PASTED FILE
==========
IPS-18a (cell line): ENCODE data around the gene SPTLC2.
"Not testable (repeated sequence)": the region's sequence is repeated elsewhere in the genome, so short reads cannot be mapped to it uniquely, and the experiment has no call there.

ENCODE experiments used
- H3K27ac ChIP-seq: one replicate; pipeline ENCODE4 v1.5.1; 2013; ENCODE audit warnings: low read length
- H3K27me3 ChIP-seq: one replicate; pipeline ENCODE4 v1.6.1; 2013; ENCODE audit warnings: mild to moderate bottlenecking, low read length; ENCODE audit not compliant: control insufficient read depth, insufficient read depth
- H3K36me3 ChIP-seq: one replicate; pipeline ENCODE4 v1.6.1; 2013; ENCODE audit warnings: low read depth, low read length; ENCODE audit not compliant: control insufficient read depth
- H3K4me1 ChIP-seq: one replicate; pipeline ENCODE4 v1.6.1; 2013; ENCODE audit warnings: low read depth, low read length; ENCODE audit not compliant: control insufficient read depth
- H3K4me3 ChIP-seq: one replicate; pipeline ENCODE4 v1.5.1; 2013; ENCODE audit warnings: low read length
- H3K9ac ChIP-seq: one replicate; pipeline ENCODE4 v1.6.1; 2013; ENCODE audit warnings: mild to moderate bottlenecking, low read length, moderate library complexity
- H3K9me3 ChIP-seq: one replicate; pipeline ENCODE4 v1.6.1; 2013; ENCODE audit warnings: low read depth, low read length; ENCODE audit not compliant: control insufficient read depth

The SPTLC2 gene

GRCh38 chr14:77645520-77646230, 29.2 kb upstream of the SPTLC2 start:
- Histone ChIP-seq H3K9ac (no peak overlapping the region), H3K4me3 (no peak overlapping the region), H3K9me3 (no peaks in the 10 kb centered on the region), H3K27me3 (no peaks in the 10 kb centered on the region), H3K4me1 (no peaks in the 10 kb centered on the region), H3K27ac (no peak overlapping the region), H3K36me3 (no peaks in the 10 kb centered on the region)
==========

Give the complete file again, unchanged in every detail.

IPS-18a (cell line): ENCODE data around the gene SPTLC2.
"Not testable (repeated sequence)": the region's sequence is repeated elsewhere in the genome, so short reads cannot be mapped to it uniquely, and the experiment has no call there.

ENCODE experiments used
- H3K27ac ChIP-seq: one replicate; pipeline ENCODE4 v1.5.1; 2013; ENCODE audit warnings: low read length
- H3K27me3 ChIP-seq: one replicate; pipeline ENCODE4 v1.6.1; 2013; ENCODE audit warnings: mild to moderate bottlenecking, low read length; ENCODE audit not compliant: control insufficient read depth, insufficient read depth
- H3K36me3 ChIP-seq: one replicate; pipeline ENCODE4 v1.6.1; 2013; ENCODE audit warnings: low read depth, low read length; ENCODE audit not compliant: control insufficient read depth
- H3K4me1 ChIP-seq: one replicate; pipeline ENCODE4 v1.6.1; 2013; ENCODE audit warnings: low read depth, low read length; ENCODE audit not compliant: control insufficient read depth
- H3K4me3 ChIP-seq: one replicate; pipeline ENCODE4 v1.5.1; 2013; ENCODE audit warnings: low read length
- H3K9ac ChIP-seq: one replicate; pipeline ENCODE4 v1.6.1; 2013; ENCODE audit warnings: mild to moderate bottlenecking, low read length, moderate library complexity
- H3K9me3 ChIP-seq: one replicate; pipeline ENCODE4 v1.6.1; 2013; ENCODE audit warnings: low read depth, low read length; ENCODE audit not compliant: control insufficient read depth

The SPTLC2 gene

GRCh38 chr14:77645520-77646230, 29.2 kb upstream of the SPTLC2 start:
- Histone ChIP-seq H3K9ac (no peak overlapping the region), H3K4me3 (no peak overlapping the region), H3K9me3 (no peaks in the 10 kb centered on the region), H3K27me3 (no peaks in the 10 kb centered on the region), H3K4me1 (no peaks in the 10 kb centered on the region), H3K27ac (no peak overlapping the region), H3K36me3 (no peaks in the 10 kb centered on the region)